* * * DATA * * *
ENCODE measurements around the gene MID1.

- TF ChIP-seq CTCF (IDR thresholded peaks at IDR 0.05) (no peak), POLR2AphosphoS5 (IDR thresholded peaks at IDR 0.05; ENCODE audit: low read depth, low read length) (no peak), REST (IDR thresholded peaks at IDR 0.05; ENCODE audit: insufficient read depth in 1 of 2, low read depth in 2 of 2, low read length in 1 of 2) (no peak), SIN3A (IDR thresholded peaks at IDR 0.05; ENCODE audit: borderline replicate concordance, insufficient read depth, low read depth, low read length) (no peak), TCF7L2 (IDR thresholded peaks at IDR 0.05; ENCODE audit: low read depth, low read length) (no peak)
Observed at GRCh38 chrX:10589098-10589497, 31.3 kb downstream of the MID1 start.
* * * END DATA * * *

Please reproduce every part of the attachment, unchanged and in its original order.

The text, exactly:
ENCODE measurements around the gene MID1.

- TF ChIP-seq CTCF (IDR thresholded peaks at IDR 0.05) (no peak), POLR2AphosphoS5 (IDR thresholded peaks at IDR 0.05; ENCODE audit: low read depth, low read length) (no peak), REST (IDR thresholded peaks at IDR 0.05; ENCODE audit: insufficient read depth in 1 of 2, low read depth in 2 of 2, low read length in 1 of 2) (no peak), SIN3A (IDR thresholded peaks at IDR 0.05; ENCODE audit: borderline replicate concordance, insufficient read depth, low read depth, low read length) (no peak), TCF7L2 (IDR thresholded peaks at IDR 0.05; ENCODE audit: low read depth, low read length) (no peak)
Observed at GRCh38 chrX:10589098-10589497, 31.3 kb downstream of the MID1 start.